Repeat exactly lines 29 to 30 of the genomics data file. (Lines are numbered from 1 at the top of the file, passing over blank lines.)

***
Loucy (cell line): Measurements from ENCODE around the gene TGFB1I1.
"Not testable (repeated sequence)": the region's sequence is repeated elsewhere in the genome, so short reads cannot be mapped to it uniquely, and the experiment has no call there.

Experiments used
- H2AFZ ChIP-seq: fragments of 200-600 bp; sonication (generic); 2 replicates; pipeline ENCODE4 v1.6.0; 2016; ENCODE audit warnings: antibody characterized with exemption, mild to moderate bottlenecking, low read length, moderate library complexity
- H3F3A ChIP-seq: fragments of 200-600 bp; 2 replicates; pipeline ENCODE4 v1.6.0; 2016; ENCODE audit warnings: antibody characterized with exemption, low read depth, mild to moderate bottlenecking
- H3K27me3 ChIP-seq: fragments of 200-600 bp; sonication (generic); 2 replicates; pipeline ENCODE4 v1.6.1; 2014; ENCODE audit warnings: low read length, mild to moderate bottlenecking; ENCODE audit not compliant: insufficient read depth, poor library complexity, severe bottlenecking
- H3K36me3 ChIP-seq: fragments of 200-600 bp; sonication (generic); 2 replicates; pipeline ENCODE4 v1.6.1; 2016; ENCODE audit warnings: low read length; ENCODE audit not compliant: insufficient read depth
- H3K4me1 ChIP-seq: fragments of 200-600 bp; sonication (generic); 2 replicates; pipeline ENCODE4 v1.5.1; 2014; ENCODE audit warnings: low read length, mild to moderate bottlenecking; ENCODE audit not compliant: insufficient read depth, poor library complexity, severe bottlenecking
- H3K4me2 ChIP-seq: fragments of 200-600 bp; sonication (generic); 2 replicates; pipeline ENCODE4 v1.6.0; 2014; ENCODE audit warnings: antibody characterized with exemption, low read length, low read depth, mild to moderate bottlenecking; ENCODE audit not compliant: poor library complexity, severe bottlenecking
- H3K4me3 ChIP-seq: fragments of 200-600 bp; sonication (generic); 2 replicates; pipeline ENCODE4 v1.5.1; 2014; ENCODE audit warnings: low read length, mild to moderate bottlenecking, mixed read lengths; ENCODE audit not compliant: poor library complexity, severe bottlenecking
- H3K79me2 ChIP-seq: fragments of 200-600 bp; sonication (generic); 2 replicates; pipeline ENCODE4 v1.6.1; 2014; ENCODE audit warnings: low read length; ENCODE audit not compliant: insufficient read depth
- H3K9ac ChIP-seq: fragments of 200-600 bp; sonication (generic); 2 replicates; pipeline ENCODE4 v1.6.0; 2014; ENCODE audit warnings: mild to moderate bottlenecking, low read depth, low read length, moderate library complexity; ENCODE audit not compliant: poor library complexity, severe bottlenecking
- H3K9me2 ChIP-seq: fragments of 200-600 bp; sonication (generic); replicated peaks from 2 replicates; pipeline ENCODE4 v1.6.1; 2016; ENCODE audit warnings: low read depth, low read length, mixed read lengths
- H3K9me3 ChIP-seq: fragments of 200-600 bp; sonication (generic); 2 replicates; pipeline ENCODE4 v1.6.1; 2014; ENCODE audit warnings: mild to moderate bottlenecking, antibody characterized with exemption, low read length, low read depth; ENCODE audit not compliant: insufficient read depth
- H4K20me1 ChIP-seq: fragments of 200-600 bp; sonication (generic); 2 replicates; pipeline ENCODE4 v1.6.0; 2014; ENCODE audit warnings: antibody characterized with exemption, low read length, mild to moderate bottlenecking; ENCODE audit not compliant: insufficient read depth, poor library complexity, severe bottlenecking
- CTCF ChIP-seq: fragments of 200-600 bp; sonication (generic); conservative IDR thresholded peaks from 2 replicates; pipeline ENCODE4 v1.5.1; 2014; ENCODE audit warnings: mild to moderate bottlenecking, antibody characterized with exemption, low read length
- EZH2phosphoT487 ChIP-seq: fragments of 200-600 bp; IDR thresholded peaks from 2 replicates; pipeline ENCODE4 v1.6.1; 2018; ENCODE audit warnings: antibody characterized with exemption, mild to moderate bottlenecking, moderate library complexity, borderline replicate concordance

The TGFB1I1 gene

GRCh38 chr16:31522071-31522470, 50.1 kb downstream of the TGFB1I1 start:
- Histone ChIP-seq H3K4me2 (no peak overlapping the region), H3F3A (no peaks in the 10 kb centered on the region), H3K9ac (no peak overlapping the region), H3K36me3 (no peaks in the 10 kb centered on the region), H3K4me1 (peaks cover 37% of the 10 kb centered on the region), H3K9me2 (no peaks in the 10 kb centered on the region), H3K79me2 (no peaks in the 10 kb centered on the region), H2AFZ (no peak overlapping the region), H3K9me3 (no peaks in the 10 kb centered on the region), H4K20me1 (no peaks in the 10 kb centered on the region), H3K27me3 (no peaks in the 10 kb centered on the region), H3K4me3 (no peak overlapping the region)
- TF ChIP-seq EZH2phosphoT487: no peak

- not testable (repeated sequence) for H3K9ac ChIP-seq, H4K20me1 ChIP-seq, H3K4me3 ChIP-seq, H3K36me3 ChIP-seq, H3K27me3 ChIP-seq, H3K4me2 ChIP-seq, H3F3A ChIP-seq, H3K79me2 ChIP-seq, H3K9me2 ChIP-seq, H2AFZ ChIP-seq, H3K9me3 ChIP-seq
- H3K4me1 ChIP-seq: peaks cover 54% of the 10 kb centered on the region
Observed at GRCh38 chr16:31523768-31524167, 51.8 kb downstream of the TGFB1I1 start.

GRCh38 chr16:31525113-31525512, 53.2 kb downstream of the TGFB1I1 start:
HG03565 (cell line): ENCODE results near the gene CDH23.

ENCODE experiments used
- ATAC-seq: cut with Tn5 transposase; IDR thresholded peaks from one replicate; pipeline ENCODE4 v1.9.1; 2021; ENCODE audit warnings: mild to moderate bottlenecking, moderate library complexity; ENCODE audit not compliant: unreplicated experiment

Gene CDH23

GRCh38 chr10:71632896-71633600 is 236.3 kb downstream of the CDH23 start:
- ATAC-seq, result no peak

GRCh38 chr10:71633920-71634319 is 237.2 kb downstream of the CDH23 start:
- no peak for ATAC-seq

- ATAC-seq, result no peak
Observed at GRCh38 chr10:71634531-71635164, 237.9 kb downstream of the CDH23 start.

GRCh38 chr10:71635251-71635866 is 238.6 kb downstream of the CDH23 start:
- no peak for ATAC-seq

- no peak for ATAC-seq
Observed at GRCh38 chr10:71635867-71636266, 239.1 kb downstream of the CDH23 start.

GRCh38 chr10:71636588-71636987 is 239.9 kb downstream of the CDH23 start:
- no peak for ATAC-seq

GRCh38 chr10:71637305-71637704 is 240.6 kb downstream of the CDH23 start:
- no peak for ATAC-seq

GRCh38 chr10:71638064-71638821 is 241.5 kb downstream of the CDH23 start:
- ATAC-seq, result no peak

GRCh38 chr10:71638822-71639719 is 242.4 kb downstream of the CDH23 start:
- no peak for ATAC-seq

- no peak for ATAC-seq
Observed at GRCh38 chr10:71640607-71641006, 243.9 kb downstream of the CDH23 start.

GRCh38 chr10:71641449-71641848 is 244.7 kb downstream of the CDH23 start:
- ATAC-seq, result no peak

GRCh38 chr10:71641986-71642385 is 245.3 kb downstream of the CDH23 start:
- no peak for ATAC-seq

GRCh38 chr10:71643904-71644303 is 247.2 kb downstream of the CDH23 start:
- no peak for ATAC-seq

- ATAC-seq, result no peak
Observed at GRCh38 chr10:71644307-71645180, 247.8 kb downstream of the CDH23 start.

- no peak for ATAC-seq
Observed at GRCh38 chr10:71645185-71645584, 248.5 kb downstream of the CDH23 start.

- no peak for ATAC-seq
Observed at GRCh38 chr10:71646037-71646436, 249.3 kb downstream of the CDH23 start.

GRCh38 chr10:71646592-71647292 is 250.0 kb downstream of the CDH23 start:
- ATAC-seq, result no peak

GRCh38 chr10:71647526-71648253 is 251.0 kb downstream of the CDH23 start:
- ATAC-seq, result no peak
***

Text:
Gene CDH23

GRCh38 chr10:71632896-71633600 is 236.3 kb downstream of the CDH23 start: